News Local Cyprus hosts a two-day workshop on missing persons

Cyprus hosts a two-day workshop on missing persons

Sixty participants from more than 27 countries come together in Cyprus for a two-day specialised workshop on missing persons. The workshop is hosted at Ledra Palace Hotel in the buffer zone and is organized by the CMP, Committee on Missing Persons in Cyprus and ICRC, the International Committee of the Red Cross.

The workshop titled “Mechanisms for Missing Persons: Clarifying the fate and supporting families” brings together actors directly involved in the search for missing persons, management of the dead and identification of bodies and support for the families, representatives of the families or family associations and experts and leading institutions on the matter.

Over the next two days the participants will be exchanging methodologies, experiences, lessons, strategic and practical approaches on setting up effective mechanisms to ensure coordination and integrated response to search for missing persons, identification of bodies and response to the needs of the families. The participants will also visit the CMP Anthropological Laboratory.

ICRC Head of the Central Tracing Agency Florence Anselmo spoke to the participants about the significance of the workshop and the importance of it being hosted at the buffer zone of a country with an unresolved issue. She said that the CMP project in Cyprus has yielded results and it is an impressive achievement.

Anselmo said that after the two World Wars mechanisms were set up for news and information on missing persons which later were evolved into National Information Bureaus. She pointed out that these mechanisms need to be coordinated and expressed her belief that all the agencies represented here today will share valuable information and expertise for all.

Mechanisms were over the last decades set up in countries such as Bosnia, Serbia, Colombia, Iran, Iraq, Lebanon, Peru, El Salvador, Abkhazia, Sri Lanka and Ukraine.

Turkish Cypriot Member of CMA, Gulden Plumer Kucuk said that the experts’ discussions to follow and the exchange of good practices would definitely be useful to all and will have an added value to everyone’s job to identify the fate of the missing persons.
She added that delivering results is crucial for the CMP and there are realities on the ground to be taken into consideration. According to Kucuk, the financial support of the CMP is also crucial for its sustainability.

Leonidas Pantelides, the Greek Cypriot member at the Committee briefed the participants on the role of information in the project of CMP said that they act as police investigators with the only difference that they don’t look into the cause of death or the perpetrators but look into finding burial sites.

He explained that the investigation is carried out separately in the two communities because usually the informants do not want for the other community to know that they came forward with information. Then, when the information is collected, is shared with the other community, the analysts, the archeologists and their assistants and a case is built. The process moves to the other phases of locating sites, exhuming remains and identifying them.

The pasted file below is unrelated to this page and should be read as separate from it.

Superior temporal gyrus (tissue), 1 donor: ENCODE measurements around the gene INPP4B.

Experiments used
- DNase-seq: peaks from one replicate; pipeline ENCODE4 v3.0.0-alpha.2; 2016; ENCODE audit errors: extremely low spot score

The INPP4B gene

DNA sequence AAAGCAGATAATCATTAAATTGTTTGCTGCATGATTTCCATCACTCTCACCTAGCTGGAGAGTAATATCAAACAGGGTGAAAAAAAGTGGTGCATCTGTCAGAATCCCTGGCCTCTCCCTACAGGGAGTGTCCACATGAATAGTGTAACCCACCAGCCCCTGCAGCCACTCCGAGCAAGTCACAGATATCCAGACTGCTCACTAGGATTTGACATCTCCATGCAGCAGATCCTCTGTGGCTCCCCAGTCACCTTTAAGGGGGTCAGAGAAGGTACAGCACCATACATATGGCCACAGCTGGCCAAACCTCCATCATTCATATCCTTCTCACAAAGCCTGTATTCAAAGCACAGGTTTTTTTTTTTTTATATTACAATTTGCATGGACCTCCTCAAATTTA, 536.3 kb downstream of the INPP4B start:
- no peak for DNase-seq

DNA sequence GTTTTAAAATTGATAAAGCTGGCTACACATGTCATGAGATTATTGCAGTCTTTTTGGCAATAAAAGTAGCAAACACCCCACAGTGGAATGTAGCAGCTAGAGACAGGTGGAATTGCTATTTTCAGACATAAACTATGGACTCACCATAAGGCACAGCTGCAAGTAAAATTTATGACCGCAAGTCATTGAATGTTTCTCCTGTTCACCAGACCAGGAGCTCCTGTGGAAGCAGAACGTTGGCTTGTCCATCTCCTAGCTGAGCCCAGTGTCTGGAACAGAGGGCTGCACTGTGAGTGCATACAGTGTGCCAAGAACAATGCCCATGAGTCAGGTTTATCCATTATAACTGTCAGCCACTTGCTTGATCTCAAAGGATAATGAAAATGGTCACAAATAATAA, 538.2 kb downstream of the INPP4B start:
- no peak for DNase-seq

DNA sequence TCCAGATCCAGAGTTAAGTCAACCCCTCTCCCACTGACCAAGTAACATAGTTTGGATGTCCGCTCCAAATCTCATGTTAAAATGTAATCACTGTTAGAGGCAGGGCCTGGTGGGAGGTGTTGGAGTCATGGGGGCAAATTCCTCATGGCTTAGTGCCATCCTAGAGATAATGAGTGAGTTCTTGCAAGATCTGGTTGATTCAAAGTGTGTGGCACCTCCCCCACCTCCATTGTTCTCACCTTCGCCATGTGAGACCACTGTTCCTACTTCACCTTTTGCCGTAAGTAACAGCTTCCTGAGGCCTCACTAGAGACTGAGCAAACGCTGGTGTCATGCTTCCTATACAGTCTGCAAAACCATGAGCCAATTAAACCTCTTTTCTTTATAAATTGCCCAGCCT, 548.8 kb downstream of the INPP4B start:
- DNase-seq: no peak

According to Pantelides old information from the events of 63-63 which lasted a few months, and the 1974 Turkish invasion which lasted a few weeks, were passed on at the very beginning but were never synthesized and only recently have been digitized.

The third member of CMP Paul-Henri Anri told the participants that the worst wound of war from which there is no recovery and the only one that gets worse with time, is the issue of missing.

He added that at the political level the issue can be very toxic and stand in the way of reconciliation and political stability between countries and communities all over the world. Arni said that over the past 13 years lessons have been drawn at the CMP on what needs to be done and these include political will which, he pointed out, is the most important ingredient to create the conditions necessary to finding, identifying and returning missing persons to their loved ones.

He added that a mechanism such as CMP needs a mandate and a centralized structure for a coordinated strategy and successful operations. Arni also said that access to civilian, military and police decision makers and archives must be granted. He also spoke of the funding, which he said, must be available over many years.

On behalf of the European Commission Kjartan Bjornsson said that the EU is the biggest donor of the CMP with 25 million euro granted since 2006. For 2019 EU has contributed to the work of the Committee with 3 mln. He said that the work of the CMP has drawn international focus and the best practices are shared elsewhere. Bjornosson also said that the drama of the missing persons often undermines the relations between the two communities and makes reconciliation even harder.

Turkish troops invaded Cyprus on July 20, 1974.  Since then, the fate of hundreds of people remains unknown.

The Committee on Missing Persons has been established, upon agreement between the leaders of the two communities, with the scope of exhuming, identifying and returning the remains of missing persons to their relatives.

According to CMP data as of September 2019, the period between 2006-2019 the remains of 1,224 people were exhumed and 960 were identified.

The total number of Greek Cypriot missing persons is 1,510 out of which 815 are still missing. Turkish Cypriot missing are 492 and 265 have been identified. So far exhumations took place in 1,298 sites and in 2007 marked the year were the biggest number of remains were found in the sites excavated. This percentage was 44%.

(Cyprus News Agency)

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